Pertussis Toxin‐Sensitive G Protein α‐Subunits: Production of Monoclonal Antibodies and Detection of Differential Increases on Differentiation of PC12 and LA‐N‐5 Cells

Xiaohua Li, Susanne M. Mumby, Angela Greenwood, Richard S. Jope

Research output: Contribution to journalArticle

43 Scopus citations


Monoclonal antibodies were produced that are specific for the three major pertussis toxin-sensitive G protein α-subunits present in mammalian brain- αo, αi1, and αi2-using purified bovine brain G proteins, purified rat brain G proteins, and purified recombinant αi2, respectively. These monoclonal antibodies were used to monitor changes in the concentrations of the three G protein α-subunits during differentiation of PC12 cells and human neuroblastoma LA-N-5 cells. In PC12 cells, levels of αi1 but not αi2 increased during nerve growth factor-induced differentiation. In contrast, αi2 but not αi1 increased when LA-N-5 cells were differentiated with retinoic acid. The concentration of αo increased in both cell lines during differentiation. Electrophoretic resolution of αo subtypes revealed that although αo2 was the major subtype in undifferentiated cells, only the concentration of αo1 increased during differentiation of both PC12 and LA- N-5 cells. The level of 43-kDa growth-associated protein, a protein known to associate with αo, increased similarly to that of αo1. ADP-ribosylation of αo, αi1, and αi2 with pertussis toxin did not alter the reactivities of the monoclonal antibodies, but toxin treatment of cells reduced the concentrations of each protein after 24 h. There was no change in the concentration of αq, which is not ADP-ribosylated by pertussis toxin. Thus, these new monoclonal antibodies enabled the detection of differential increases in subtypes of αi and αo associated with neuronal differentiation.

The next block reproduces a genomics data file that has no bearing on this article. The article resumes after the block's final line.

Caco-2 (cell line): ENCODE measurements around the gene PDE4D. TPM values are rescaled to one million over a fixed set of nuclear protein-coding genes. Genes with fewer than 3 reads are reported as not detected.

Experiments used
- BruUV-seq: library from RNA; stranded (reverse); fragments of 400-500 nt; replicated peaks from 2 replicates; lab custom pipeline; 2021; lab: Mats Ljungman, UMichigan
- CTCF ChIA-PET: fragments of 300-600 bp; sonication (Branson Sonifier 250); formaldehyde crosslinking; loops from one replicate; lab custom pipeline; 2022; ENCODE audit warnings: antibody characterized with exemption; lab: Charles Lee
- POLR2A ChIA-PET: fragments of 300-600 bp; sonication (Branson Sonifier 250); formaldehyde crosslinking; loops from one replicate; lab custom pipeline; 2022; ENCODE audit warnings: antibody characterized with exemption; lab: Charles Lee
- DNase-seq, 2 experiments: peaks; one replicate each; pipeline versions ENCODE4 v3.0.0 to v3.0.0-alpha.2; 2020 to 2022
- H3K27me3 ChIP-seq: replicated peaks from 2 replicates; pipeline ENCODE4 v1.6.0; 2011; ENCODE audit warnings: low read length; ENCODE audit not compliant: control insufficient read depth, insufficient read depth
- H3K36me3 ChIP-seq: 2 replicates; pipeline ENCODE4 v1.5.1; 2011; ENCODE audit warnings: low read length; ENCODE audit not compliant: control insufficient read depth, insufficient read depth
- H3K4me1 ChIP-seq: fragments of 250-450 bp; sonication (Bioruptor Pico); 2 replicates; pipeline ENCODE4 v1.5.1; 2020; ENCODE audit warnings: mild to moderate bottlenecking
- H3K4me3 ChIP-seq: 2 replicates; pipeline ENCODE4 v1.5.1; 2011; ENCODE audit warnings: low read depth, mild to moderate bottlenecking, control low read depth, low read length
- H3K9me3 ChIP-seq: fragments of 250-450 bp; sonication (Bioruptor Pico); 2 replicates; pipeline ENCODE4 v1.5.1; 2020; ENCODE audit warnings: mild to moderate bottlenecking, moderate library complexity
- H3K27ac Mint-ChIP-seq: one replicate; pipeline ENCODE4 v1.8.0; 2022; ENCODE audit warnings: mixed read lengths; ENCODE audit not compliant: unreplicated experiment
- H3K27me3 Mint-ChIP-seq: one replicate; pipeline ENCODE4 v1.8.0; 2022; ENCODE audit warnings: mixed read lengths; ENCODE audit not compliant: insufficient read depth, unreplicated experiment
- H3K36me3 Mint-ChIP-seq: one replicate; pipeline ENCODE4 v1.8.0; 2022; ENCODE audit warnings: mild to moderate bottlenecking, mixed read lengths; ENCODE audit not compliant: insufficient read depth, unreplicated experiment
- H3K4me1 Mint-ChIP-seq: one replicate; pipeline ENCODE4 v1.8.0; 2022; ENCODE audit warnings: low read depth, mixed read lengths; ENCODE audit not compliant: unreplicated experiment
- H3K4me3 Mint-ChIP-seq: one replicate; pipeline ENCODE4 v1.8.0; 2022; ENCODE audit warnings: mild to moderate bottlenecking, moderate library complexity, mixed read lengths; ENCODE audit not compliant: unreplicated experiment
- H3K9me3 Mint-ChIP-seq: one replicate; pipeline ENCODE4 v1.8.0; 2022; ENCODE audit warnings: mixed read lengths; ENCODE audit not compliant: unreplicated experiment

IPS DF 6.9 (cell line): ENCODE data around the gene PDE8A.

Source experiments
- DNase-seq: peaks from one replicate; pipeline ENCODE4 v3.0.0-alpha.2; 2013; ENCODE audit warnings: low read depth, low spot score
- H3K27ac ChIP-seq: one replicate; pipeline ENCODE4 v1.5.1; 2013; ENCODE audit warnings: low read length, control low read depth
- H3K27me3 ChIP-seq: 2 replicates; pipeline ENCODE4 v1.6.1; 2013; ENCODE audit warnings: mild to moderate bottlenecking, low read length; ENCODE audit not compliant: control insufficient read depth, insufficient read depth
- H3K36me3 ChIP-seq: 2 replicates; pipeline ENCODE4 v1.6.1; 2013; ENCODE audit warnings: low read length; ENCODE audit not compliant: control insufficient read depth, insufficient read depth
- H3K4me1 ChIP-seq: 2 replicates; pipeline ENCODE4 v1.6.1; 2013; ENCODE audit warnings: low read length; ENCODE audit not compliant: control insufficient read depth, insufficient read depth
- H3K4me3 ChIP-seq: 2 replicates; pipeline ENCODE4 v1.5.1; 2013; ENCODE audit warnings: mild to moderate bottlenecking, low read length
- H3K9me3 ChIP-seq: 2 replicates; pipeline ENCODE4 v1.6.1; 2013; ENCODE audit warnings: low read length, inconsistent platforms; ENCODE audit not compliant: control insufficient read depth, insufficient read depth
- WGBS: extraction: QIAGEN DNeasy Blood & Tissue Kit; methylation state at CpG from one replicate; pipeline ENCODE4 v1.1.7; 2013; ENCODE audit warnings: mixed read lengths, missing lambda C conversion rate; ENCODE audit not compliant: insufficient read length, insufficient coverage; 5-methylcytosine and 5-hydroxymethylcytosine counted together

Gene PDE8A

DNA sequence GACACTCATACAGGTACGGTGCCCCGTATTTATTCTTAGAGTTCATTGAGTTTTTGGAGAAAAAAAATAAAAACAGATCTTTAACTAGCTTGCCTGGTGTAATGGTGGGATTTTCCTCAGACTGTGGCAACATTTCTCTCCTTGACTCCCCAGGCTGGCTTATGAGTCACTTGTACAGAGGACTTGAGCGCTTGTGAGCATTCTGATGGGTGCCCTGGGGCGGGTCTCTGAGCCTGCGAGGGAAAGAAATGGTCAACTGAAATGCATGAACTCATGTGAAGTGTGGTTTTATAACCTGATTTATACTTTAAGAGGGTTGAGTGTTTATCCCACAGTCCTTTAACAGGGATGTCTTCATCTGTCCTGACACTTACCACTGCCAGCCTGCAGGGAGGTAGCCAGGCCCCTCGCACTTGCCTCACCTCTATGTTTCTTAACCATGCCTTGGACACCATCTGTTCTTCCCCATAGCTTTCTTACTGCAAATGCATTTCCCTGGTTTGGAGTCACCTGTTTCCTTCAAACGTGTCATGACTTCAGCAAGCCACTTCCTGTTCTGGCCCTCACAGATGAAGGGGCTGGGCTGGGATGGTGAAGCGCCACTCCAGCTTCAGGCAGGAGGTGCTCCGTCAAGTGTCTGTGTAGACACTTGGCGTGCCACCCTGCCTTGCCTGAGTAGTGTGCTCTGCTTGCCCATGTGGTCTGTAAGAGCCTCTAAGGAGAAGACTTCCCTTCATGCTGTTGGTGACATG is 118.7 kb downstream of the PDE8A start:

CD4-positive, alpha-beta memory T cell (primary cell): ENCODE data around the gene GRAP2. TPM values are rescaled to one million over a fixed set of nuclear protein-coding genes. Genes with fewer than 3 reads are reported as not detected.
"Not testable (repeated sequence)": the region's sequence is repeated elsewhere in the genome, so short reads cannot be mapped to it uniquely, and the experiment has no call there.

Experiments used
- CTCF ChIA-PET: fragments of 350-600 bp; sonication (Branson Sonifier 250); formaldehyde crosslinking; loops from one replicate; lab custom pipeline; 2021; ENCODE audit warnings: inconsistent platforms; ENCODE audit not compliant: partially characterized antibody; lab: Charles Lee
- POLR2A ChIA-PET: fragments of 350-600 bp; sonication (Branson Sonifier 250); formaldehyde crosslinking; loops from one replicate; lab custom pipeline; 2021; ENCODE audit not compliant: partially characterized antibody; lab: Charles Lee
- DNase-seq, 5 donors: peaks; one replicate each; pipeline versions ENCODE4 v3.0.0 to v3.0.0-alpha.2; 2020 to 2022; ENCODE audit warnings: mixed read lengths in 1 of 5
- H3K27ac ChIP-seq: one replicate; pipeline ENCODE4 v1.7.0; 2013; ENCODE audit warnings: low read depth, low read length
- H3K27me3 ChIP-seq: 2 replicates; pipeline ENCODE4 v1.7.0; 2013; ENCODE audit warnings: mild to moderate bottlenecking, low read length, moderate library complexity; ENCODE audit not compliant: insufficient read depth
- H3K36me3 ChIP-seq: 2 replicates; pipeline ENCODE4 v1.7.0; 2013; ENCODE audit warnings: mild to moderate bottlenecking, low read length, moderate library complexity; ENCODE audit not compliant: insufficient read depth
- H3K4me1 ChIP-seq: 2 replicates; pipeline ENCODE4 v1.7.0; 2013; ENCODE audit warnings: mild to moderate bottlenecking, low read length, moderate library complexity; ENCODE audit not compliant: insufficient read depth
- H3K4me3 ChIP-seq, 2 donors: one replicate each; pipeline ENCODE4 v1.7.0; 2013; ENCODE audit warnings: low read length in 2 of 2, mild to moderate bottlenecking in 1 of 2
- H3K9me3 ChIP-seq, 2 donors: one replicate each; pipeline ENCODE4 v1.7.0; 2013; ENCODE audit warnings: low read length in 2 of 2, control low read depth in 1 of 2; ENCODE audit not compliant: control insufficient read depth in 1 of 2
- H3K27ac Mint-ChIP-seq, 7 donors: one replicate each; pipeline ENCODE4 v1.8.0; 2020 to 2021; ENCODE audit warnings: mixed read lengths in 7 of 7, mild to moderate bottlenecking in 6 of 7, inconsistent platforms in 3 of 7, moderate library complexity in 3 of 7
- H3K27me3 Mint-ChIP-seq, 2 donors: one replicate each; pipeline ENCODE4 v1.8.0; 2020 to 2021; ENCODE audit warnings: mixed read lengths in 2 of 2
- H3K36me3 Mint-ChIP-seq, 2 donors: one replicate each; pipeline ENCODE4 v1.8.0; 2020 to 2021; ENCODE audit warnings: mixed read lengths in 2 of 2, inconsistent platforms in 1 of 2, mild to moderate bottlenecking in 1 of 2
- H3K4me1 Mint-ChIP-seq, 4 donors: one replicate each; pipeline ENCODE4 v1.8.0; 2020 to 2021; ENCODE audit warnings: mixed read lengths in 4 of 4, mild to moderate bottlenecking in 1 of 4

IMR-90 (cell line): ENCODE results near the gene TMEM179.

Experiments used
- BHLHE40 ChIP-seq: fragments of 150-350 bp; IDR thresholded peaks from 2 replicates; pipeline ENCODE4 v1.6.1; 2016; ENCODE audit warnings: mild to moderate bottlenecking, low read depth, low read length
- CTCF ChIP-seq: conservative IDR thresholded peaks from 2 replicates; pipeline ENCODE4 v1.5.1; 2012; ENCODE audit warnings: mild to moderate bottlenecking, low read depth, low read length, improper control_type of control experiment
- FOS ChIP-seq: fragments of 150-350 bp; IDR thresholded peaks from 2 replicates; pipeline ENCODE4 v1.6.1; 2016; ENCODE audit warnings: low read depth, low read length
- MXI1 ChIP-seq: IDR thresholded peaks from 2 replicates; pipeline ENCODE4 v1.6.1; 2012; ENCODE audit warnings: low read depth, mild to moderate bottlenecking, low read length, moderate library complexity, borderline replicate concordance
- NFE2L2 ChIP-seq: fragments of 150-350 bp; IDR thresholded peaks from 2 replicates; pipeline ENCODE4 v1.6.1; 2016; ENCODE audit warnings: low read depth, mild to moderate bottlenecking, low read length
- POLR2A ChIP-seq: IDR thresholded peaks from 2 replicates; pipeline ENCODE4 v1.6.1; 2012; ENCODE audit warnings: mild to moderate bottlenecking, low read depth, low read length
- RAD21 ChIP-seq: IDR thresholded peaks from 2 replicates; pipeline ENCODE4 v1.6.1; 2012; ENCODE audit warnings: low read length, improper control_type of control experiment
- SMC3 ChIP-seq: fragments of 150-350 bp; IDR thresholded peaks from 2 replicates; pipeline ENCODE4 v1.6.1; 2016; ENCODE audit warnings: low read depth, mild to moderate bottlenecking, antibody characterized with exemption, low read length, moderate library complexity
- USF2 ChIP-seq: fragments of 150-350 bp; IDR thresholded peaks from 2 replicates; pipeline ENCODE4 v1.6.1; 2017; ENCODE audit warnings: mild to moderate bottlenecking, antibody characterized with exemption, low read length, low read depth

Original languageEnglish (US)
Pages (from-to)1107-1117
Number of pages11
JournalJournal of neurochemistry
Issue number3
StatePublished - Mar 1995



  • G proteins
  • LA-N-5 cells
  • Nerve growth factor
  • Neuronal differentiation
  • PC12 cells
  • Retinoic acid

ASJC Scopus subject areas

  • Biochemistry
  • Cellular and Molecular Neuroscience

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